Reading Circle: Voyaging for Anti-Colonial Recovery

Thanks to everyone to read and contributed to last week’s reinauguration of our ‘reading circle’ feature. This week I’d like to showcase some more great open access work by asking people to read an article from the open access serial Pacific Asia InquiryVoyaging for Anti-Colonial Recovery: Austronesian Seafaring, Archipelagic Rethinking and the Re-Mapping of Indigeneity by Vincente Diaz. Diaz is the author of Repositioning the Missionary published by the Pacific Island Monograph Series at the University of Hawaii Press. It’s a short piece but it does a good job of conveying where Diaz is coming from.

I think people will see interesting parallels with the ‘ethnographic theory’ I discussed last time, but the piece is coming from a very different subject position and intellectual heritage position. And best of all, it’s only seven pages long. Seven pages — surely you can manage to read seven pages and then drop by the site to talk about it. So download Voyaging for Anti-Colonial Recovery: Austronesian Seafaring, Archipelagic Rethinking and the Re-Mapping of Indigeneity

As usual, I’m posting this on Wednesday. I’ll write up my thoughts on Friday and open it up for comments after that. We can run through the weekend and then by next Wednesday we’ll be ready to move on to the next piece to discuss.


Alex Golub is an associate professor of anthropology at the University of Hawai‘i at Mānoa. His book Leviathans at The Gold Mine has been published by Duke University Press. You can contact him at

18 thoughts on “Reading Circle: Voyaging for Anti-Colonial Recovery

  1. Rex, I’m sorry. It is hard for me to imagine how you could have picked a worse example of derivative, mentally colonized writing. The obsequious imitation of James Clifford’s style is grating. The ethnographic bits about the shrinking and expanding islands, the scents and the distinctive fauna that are used by indigenous navigators to position themselves are intriguing; the critique of Gladwin seems on point. But the treatment of the two indigenous sensei/gurus/teachers is appalling. Far from conveying respectfully what they have to say, the interpretation transforms them into puppets mouthing currently trendy theory. Do we really want indigenous scholars turned into whiteface minstrel shows?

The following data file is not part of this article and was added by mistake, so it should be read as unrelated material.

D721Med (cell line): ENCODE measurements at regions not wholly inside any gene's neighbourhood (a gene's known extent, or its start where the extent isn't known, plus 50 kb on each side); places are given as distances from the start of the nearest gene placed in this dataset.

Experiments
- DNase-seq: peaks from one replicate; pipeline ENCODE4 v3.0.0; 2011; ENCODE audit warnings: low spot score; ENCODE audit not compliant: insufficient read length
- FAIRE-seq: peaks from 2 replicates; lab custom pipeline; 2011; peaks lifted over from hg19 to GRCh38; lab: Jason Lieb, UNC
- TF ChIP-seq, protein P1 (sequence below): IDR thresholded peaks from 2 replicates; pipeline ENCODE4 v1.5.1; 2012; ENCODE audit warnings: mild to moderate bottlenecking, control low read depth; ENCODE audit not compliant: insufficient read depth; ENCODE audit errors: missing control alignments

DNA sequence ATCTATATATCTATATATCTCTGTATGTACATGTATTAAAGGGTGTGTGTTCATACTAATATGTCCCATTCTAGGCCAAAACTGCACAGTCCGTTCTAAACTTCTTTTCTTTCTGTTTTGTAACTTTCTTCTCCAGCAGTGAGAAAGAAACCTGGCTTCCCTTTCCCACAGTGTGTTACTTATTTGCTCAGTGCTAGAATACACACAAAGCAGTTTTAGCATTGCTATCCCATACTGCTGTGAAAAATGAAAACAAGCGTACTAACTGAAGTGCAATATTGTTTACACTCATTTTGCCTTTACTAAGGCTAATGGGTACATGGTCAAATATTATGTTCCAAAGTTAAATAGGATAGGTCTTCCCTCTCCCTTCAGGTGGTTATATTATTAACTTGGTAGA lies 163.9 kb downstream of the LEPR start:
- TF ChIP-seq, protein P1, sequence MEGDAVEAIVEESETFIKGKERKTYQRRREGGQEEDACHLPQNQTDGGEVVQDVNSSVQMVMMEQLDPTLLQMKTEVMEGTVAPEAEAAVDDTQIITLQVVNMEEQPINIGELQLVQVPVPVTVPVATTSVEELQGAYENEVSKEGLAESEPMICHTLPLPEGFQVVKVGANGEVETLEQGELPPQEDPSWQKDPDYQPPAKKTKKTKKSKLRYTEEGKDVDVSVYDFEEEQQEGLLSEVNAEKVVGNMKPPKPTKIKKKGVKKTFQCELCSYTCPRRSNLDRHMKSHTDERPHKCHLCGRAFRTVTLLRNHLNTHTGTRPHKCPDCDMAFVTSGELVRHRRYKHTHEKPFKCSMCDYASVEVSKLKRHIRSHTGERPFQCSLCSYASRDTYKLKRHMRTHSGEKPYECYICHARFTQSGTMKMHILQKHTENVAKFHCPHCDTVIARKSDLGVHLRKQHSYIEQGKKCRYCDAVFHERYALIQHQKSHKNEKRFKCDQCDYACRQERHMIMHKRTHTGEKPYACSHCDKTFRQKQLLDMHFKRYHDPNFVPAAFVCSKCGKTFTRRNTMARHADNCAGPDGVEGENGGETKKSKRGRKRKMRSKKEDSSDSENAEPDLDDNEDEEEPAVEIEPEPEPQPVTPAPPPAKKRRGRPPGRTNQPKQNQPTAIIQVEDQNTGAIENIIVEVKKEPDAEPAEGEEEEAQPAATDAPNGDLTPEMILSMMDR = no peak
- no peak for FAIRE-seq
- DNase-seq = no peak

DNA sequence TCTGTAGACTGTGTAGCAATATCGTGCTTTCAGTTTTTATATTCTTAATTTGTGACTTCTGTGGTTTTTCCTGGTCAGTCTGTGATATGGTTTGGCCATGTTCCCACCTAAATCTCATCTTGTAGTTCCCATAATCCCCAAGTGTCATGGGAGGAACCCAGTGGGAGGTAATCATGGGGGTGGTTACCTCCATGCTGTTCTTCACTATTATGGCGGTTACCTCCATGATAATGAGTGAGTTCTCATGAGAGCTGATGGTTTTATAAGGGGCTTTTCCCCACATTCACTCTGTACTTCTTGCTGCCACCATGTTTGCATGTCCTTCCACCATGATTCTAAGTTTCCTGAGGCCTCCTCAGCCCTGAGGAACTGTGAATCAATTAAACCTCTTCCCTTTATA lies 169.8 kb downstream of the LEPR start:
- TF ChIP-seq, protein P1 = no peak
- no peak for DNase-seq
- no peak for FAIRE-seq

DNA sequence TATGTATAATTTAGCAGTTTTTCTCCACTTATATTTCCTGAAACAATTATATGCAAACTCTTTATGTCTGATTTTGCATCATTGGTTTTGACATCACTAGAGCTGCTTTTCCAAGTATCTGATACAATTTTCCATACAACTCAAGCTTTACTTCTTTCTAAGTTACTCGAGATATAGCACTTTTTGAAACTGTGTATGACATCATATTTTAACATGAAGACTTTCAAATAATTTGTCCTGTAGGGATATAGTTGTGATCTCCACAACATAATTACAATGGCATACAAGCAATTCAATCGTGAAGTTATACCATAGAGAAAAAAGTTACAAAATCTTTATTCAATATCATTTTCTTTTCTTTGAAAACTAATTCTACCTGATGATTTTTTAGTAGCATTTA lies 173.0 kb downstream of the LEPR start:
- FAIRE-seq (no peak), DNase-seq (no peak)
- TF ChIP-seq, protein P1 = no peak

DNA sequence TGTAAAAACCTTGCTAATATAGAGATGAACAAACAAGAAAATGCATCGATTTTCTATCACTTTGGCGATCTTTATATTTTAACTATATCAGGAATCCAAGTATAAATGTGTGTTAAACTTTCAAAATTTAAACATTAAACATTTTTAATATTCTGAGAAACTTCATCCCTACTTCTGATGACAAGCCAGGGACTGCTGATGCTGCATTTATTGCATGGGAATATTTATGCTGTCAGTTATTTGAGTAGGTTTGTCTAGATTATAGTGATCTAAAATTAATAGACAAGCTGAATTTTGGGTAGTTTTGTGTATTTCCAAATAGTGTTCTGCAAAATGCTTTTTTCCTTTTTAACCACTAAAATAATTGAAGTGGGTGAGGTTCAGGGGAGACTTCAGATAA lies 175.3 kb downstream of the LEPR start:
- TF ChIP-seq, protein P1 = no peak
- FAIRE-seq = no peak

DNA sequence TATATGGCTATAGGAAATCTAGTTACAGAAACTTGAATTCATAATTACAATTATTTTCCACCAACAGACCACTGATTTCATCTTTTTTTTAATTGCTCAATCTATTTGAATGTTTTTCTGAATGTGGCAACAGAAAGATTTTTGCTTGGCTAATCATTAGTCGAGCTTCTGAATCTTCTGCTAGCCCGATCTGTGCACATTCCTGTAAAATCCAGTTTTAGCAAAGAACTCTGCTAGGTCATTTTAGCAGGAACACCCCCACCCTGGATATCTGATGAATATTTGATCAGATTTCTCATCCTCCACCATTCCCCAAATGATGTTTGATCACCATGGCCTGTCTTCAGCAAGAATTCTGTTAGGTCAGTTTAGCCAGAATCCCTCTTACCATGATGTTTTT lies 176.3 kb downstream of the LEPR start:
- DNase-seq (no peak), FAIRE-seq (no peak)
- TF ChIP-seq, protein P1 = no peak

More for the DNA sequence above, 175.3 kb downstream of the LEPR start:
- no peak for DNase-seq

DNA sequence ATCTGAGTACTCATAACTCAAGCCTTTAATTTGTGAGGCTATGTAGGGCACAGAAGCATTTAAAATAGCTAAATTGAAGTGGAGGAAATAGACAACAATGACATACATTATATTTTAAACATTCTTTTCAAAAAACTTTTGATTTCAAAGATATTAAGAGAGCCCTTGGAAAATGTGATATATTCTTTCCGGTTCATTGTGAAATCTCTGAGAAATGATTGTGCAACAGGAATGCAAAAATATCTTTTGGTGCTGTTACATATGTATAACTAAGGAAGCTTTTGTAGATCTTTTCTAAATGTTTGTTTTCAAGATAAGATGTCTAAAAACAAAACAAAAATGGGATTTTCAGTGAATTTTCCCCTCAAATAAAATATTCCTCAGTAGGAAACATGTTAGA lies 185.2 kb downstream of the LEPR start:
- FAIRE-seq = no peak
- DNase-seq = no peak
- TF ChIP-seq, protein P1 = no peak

2. John,

    I agree with you that the style is difficult, but I never got the sense that Diaz was trying to put words in the mouths of his teachers, just bringing them in conversation with some particular theories (popularized by white people, yes) that challenge other white people’s theories.

    “In the face of this rigorous test of nature, all that a navigator could rely upon is “faith in the words” of one’s father or grandfather or teacher.” is what the teacher says. Next sentence:

    “It is in this sense that land and sea, and mobility, and all staked in it, are fundamentally discursive and narratological.” what this means for Diaz’s academic conversation.

    (Next sentence “Thus, indigeneity=time/space/self/narrative (or story)” = going off the deep end)

    Isn’t that what ET is supposed to do? Is the problem that Diaz is not using navigator’s theories to challenge Western theory in a novel way? Or just that he’s using the indigenous theories to support a particular theory?

  3. Jim Clifford’s poststructuralist cultural analyses only helped me to recognize etak and
    pookof as a home grown theory of the mutually-generative relationship between cultural roots
    and historical routes.

    That’s a particularly egregious example of what John McCreery has expressed. The entire conclusion was also slightly ridiculous. As someone with a very deep interest in Oceanic navigation, from the perspective of an Indonesia-based student of Austronesia, I found this paper disappointing in many ways.

  4. Dave,

    My problem is not that the style is difficult. I am, for my sins, the sort of person who enjoys reading Pierre Bourdieu. My problem is that the style is derivative and a weak imitation of the model it is trying to emulate. This is, what shall we call it? Yes, cargo-cult writing. See, me too can do what white man does.

    My position is that a genuine respect for indigenous scholarship involves the same thoughtful, critical stance that we should, in principle, bring to any writer. If we don’t leap to the conclusion that what is being said must be primitive superstition, we also shouldn’t leap to the conclusion that what we are hearing is the occult wisdom of the Kung-fu master. 

    In this case,I happen to have read Thomas Gladwin’s work on Puluwat navigation when I was new to anthropology. In my memory it remains a classic. Like Fraser’s Priest of Nemi in The Golden Bough, it could probably use updating, and I am open to that. But here is an author whose teachers are said to be real experts in what Gladwin was writing about. I am eager to hear what they have to say and to see if it enriches or challenges what I thought I learned from Gladwin. Instead, I get a thin gruel in which what they have to say is submerged in white man theory in, it appears, a misguided attempt to show me how cool and with it the author is. Bleh!